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Women with prior Caesarean at risk of uterine rupture during labor


For immediate release
Date:    2001

Women who’ve had a Caesarean and who later attempt to deliver by labor are more likely to suffer a uterine rupture than women who go on to have a repeat Caesarean delivery, according to a University of Washington study published in the July 5 New England Journal of Medicine.

Uterine rupture is an uncommon, but serious, obstetrical condition that may result in hysterectomy, urologic injury or a need for blood transfusion for the mother, and neurologic impairment in the infant.

The study was done by Dr. Mona Lydon-Rochelle, senior research fellow in the Department of Family and Child Nursing in the School of Nursing and her colleagues Dr. Victoria L. Holt, associate professor in the Department of Epidemiology in the School of Public Health and Community Medicine Dr. Thomas R. Easterling, assistant professor of obstetrics and gynecology of the School of Medicine and Dr. Diane P. Martin, professor in the Department of Health Services in the School of Public Health and Community Medicine, all at the University of Washington.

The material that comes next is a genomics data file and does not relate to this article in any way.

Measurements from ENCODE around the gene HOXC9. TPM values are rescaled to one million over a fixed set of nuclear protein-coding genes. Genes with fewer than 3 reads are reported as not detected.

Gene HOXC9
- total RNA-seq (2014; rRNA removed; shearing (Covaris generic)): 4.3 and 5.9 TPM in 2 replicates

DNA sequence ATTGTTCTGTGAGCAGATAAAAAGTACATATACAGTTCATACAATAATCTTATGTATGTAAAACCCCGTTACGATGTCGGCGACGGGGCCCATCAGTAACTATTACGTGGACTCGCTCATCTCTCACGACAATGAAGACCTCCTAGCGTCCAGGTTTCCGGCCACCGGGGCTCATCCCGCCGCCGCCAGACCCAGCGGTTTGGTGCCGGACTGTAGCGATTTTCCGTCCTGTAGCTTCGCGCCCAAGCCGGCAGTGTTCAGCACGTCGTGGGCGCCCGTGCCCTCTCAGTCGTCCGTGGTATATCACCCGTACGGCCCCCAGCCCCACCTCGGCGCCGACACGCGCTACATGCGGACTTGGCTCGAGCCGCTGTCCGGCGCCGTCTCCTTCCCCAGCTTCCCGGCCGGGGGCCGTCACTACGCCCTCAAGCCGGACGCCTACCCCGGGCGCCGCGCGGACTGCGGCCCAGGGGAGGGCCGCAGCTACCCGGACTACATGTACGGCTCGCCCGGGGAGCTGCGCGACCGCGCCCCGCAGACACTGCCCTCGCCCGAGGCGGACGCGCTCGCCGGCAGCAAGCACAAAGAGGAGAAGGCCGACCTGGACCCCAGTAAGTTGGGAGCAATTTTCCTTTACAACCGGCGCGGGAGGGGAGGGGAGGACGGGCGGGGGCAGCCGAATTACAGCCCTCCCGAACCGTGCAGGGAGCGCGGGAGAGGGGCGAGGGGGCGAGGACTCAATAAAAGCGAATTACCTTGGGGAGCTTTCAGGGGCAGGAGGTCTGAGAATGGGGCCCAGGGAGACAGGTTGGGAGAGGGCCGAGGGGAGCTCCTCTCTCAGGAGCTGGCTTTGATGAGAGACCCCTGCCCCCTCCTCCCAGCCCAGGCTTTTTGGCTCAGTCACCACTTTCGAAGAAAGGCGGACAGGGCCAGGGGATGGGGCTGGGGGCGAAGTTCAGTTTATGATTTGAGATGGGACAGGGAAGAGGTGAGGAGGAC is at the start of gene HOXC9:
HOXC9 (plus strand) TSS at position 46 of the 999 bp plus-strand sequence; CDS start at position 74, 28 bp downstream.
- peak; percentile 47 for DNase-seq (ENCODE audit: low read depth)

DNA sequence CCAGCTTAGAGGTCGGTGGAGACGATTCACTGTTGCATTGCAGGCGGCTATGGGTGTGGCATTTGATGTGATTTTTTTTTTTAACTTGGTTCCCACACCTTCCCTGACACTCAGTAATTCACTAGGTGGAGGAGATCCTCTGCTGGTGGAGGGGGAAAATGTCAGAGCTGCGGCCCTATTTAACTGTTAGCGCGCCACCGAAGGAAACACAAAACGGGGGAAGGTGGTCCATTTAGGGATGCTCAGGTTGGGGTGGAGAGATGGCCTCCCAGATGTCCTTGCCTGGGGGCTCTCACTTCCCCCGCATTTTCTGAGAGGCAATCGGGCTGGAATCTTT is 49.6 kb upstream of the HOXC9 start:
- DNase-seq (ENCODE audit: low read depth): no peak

Researchers used data from the delivery records of 20,095 mothers who delivered a single live infant in Washington state from 1987 through 1996 and also delivered a second single infant during the same time period. They found that a total of 91 women had a uterine rupture during the second birth. Women with a spontaneous onset of labor were 3.3 times more likely to have a uterine rupture than women who had a repeat Caesarean delivery without labor. Women with non-prostaglandin induction of labor were nearly five times more likely to have a uterine rupture and women with prostaglandin induction were 15 times more likely to have a uterine rupture than women who had repeat Caesarean deliveries without labor.

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